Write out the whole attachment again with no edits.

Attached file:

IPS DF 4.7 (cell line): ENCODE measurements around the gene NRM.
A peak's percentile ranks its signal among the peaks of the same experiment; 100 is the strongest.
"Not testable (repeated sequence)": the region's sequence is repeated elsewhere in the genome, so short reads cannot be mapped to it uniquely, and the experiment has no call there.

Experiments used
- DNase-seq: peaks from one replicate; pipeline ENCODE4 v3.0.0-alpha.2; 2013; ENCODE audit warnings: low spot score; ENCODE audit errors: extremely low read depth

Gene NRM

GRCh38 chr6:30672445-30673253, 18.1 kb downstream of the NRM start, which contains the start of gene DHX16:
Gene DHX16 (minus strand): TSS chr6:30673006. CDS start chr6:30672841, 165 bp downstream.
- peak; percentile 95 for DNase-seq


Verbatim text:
IPS DF 4.7 (cell line): ENCODE measurements around the gene NRM.
A peak's percentile ranks its signal among the peaks of the same experiment; 100 is the strongest.
"Not testable (repeated sequence)": the region's sequence is repeated elsewhere in the genome, so short reads cannot be mapped to it uniquely, and the experiment has no call there.

Experiments used
- DNase-seq: peaks from one replicate; pipeline ENCODE4 v3.0.0-alpha.2; 2013; ENCODE audit warnings: low spot score; ENCODE audit errors: extremely low read depth

Gene NRM

GRCh38 chr6:30672445-30673253, 18.1 kb downstream of the NRM start, which contains the start of gene DHX16:
Gene DHX16 (minus strand): TSS chr6:30673006. CDS start chr6:30672841, 165 bp downstream.
- peak; percentile 95 for DNase-seq